The first manganese ore shipped from Mohave County was mined during 1917 in the Pilot Rock area and transported by boat down the Colorado River to Parker where it was transferred to railroad cars. Most of the production in Arizona occurred between 1953 and 1955.
This partial loop trail makes its way down a narrow wash through a scenic red rock canyon and ends at a small isolated beach on the lake. The return along an old jeep road borders an abandoned manganese mining area.
Directions to Trailhead
Drive south on Hwy. 95 to S. McCulloch Blvd. (mile post 177, last signal before leaving town). Turn right and travel one mile to the second parking lot in SARA Park on the right, across from the Desert Hawks entrance road (elev 860 ft).
Trail Route Instructions
- Follow the trail straight out from the parking area which drops into SARA CANYON wash on the left and in ½ mile, just past some old fence posts and behind a tree, a trail climbs up the left bank. (If you miss it, you will find yourself in the crack wash in about 200 yards.)
- Just up the bank, keep right at the fork and follow this trail cross country until it drops into a small wash which soon curves around to the right. There is a short trail on the left which goes over a mound into the much larger Grand Wash.
- Cross the wash and continue up the trail on the other side, bearing left, until it meets an old jeep road. You have now walked 1.5 miles. Turn left on the road and in about 150 ft, turn right onto a flat mesa. Do not take the trail directly in front of you leading up the hill. Follow the trail to the end of the mesa and down into a wash. The wash parallels the jeep road for a while and then veers away through Red Canyon and eventually down to a small beach on the lake directly across from Havasu Palms. At the highest lake levels, the beach may be flooded. There are no BLM campsites at this location (3.35 miles).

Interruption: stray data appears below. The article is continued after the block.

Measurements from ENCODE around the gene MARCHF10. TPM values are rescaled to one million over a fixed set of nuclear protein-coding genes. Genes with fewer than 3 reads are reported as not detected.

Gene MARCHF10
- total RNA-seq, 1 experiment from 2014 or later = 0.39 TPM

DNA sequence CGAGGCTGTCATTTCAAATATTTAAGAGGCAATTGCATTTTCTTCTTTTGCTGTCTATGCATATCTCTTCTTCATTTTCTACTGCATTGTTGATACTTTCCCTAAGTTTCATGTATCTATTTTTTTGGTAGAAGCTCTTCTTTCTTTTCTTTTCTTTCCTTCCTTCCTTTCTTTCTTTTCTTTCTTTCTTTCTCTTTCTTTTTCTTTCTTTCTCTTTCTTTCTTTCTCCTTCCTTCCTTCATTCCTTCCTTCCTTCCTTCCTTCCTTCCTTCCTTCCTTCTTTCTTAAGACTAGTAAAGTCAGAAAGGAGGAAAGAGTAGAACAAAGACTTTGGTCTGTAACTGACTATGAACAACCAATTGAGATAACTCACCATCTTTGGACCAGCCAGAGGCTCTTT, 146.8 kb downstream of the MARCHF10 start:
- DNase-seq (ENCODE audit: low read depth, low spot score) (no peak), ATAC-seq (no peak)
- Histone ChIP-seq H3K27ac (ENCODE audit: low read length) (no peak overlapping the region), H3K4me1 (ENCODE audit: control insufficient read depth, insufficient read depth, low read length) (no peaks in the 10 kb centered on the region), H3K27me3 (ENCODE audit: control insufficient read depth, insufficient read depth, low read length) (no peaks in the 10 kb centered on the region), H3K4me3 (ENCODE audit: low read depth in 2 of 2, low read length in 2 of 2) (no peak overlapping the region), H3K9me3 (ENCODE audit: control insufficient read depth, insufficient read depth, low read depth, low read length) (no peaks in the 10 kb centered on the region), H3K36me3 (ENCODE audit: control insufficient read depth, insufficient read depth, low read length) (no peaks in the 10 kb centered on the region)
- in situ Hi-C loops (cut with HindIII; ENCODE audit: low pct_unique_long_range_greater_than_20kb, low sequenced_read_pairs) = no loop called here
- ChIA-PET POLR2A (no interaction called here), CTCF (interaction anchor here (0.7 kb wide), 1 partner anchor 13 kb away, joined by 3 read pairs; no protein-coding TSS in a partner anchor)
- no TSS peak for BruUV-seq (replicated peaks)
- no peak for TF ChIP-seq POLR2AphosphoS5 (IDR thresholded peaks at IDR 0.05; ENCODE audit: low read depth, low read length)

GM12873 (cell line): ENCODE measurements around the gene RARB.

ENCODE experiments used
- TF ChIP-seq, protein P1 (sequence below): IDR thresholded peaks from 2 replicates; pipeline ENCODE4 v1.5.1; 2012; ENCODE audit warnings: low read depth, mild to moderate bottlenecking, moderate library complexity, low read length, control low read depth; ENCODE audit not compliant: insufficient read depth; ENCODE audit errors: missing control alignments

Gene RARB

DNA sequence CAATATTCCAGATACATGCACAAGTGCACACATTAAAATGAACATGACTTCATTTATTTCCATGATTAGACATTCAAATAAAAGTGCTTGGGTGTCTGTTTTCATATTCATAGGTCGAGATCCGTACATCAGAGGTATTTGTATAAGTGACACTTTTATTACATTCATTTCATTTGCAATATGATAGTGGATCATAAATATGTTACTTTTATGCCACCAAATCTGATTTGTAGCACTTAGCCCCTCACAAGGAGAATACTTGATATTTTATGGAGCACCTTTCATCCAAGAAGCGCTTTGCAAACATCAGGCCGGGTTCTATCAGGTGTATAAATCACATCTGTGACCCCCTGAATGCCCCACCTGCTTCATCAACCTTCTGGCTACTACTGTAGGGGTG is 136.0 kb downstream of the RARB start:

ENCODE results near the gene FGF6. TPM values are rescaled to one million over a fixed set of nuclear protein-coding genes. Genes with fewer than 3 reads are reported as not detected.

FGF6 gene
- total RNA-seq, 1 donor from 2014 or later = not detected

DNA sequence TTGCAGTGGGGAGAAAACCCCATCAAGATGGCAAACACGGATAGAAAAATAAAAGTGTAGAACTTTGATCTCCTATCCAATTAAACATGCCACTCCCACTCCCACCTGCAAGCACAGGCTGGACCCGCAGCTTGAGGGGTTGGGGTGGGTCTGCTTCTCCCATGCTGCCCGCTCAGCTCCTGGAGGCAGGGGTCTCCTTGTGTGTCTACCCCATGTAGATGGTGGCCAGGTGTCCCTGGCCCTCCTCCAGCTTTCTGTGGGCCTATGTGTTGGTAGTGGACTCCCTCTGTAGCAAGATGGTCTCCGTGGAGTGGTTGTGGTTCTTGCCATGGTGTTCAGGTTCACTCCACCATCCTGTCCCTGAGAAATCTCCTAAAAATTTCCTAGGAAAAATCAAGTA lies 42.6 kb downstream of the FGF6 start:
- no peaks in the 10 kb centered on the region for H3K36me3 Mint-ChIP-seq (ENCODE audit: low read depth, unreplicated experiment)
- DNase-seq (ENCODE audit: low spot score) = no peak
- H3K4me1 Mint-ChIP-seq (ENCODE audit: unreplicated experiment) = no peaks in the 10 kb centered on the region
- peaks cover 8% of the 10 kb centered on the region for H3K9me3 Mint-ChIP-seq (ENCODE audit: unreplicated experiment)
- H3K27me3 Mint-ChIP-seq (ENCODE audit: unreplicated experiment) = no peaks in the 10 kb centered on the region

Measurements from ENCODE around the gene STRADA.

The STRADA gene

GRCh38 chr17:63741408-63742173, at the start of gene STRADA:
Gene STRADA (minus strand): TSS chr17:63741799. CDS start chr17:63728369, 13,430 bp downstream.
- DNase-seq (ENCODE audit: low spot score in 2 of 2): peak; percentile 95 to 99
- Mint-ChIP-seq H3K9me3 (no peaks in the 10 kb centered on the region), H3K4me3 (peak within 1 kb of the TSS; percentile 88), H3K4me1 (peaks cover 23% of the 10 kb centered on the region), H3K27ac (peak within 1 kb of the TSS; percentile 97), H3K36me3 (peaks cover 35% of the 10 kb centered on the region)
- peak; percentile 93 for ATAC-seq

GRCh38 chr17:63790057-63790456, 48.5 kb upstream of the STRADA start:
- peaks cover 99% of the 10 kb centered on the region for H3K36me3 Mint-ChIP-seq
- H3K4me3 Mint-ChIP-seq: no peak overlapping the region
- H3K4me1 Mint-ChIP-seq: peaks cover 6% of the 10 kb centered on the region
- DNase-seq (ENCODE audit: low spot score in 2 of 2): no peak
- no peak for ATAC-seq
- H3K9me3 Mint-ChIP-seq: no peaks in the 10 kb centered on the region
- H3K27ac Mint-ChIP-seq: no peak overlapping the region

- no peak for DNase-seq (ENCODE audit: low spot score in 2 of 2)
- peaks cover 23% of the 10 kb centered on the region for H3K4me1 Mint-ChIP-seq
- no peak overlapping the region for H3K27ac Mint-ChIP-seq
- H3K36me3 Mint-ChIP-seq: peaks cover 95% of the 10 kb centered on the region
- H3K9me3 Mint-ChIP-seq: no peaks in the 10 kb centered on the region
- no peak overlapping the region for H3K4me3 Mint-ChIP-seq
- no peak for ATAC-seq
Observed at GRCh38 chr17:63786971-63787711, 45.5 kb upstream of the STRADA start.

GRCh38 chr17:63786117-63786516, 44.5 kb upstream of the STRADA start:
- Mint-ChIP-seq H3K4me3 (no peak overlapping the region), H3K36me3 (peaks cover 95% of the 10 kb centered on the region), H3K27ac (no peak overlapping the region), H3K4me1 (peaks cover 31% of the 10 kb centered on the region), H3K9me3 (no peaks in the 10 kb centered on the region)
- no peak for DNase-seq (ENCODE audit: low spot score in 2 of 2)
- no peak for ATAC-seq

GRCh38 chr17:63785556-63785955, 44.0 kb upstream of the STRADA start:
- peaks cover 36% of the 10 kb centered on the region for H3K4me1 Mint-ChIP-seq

- On the way back, exit the wash in 1/2 mile, just past the cave. Walk up the rocks on the left side to the start of the jeep road above. Follow the road up the hill where it goes past an old mining area, always bearing right. The road meets the Pilot Rock Trail at the tree.
- Continue up the hill on the road almost back to where you first got on it, near the flat mesa. Look for the spur trail on the left, which leads back down into the Grand Wash. Cross the wash again and follow the Ridge Trail back to SARA Canyon Wash. Turn right and walk upstream another 1/2 mile to the parking area.
- Note: In addition to an old metal sluice you can walk to just off the main trail as you exit Red Canyon Wash on the way back, there are many surface mines along the spur roads and trails that leave the primary jeep road and meander throughout the mining area (see map). If you explore, pay attention to where you are and how to get back to the main trail.
Arizona Hiking Safety
The rugged beauty of the Lake Havasu City area, just down the Colorado River from the Grand Canyon, makes a lasting impression. But the desert can be hazardous. Many trails are unmarked and infrequently traveled. Please consider these suggestions to make the most of your adventure:
- Avoid hiking during the summer, approximately June 15 to September 15, when daytime temperatures can reach 120° or more.
- Do not hike in washes when heavy rainfall is anticipated to avoid the threat of flash floods.
- Always take plenty of water; plan to carry at least one quart of water for every four hours you hike in direct sunlight.
- Wear a hat, sunglasses with UV-protection, and sunscreen.
- Print off a copy of the trail map from this webpage and carry it with you if the route is unfamiliar.
- Wear sturdy, thick-soled shoes and use a hiking stick if you easily lose your balance.
- Never hike alone and always let a responsible person know where you’re going and when you expect to return.
- Plan to leave on your hike early in the day to avoid the risk of being lost on the trail after dark.
- Travel light; the less you carry the more you will enjoy the hike.
- Leave nothing behind. We want our trails to remain beautiful for your return!
* Aesthetic rating: The more diamonds, the more desirable the trail the in terms of remoteness, natural features and scenic beauty